The Student News Site of Tarrant County College

The Collegian

The Student News Site of Tarrant County College

The Collegian

The Student News Site of Tarrant County College

The Collegian

Sports Talk-Cheating allegations newest sport controversy

By John Garces/sports editor

The latest dynasty of the football world has some explaining to do.

The franchise once roundly hailed as the NFL’s “model franchise,” the New England Patriots, has been caught in what is being dubbed as “Spygate.”

The franchise was fined $250,000, and its coach, Bill Belichick fined $500,000 for their admission of videotaping the defensive signals of their opening-week opponents, the New York Jets.

Additionally, the Patriots will be docked a first-round draft pick for their indiscretions should they make the post-season, and a second and third-round pick if they don’t.

The seriousness of these violations probably should have led, and might still lead, to more sanctions on the organization down the road.

It’s the latest in a long line of questionable procedures for Belichick, the leader of the team that recently won three Super Bowl trophies in four years, and is a perennial title contender.

The practice of cheating in professional sports is hardly anything new. However, something as brazen as this offense is cornering the market on arrogance, something that Belichick and his charges have often been accused of not being short on.

For all of his chest puffing when it comes to off-the-field antics of his players, NFL commissioner Roger Goodell missed the boat with the punishment he handed down in this case.

He’s been heavy-handed when it comes to the issue of NFL employees purchasing illegal drugs over the Internet, even if they are trying to better their quality of life with the purchases, calling it “engaging in a criminal activity.”

When it comes to the NFL’s best, and most talented, team trying to gain even more of a competitive edge from its coach, who has a history of shady dealings, Goodell seems to have turned a blind eye, though.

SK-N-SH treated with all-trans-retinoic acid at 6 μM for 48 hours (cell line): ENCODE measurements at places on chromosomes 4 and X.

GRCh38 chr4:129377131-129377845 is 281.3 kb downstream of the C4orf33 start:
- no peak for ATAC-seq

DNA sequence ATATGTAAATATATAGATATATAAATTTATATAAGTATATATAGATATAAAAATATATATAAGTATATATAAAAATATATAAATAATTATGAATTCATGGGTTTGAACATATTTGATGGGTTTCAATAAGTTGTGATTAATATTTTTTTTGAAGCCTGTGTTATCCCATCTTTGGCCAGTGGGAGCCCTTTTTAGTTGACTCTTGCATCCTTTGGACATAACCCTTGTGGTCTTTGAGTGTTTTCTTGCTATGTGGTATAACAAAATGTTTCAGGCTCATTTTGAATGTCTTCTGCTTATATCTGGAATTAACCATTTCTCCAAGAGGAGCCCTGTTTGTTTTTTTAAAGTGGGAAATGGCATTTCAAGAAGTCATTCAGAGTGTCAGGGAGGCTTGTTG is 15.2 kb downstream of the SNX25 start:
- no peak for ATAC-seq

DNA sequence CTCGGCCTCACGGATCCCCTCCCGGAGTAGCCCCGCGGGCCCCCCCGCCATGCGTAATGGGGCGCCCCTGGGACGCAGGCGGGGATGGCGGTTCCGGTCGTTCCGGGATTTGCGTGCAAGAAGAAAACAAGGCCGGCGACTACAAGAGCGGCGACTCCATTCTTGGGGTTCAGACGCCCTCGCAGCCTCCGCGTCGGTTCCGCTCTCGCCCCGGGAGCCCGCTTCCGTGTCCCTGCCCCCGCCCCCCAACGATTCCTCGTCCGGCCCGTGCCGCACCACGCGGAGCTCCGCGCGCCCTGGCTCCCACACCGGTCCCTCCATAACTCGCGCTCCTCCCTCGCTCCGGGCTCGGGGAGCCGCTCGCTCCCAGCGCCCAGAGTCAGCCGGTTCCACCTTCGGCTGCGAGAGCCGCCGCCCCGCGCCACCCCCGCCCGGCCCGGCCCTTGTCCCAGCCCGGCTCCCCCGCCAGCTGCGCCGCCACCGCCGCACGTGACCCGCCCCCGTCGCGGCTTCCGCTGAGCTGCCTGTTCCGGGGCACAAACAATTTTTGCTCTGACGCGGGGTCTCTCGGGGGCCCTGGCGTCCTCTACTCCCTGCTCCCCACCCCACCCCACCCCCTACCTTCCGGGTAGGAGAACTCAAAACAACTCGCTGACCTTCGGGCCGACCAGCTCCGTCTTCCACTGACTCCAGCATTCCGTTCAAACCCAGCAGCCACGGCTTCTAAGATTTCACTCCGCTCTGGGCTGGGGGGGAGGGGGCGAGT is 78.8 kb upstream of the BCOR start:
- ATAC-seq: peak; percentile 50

In several media interviews since he handed down his punishment, Goodell said NFL people he has talked to have told him that losing draft picks is one of the stiffest penalties that could be handed down in terms of its effect on the team.

When the majority of a sport’s star players weigh in and say stiffer penalties should have been handed down, though, it should tell Goodell a suspension is in order.

Just imagine for a second the Patriots trying their various “videotaping procedures” (Belichick’s words, not mine) during their three Super Bowl victories, which were, by the way, all decided by three points.

Nobody’s saying they didn’t earn those championships on the field, and it would be nearly impossible to prove otherwise. What’s not impossible to prove is how tainted the majority of football fans believe those titles are because of this scandal.

As the saying goes: “If you’re not cheating, you’re not trying.”

Many teams might feel the need to live by those words in order to be competitive.

With the lack of a suspension in the wake of this blatantly arrogant act, Goodell missed an opportunity to prove that, to borrow another phrase, “Cheaters never prosper.”

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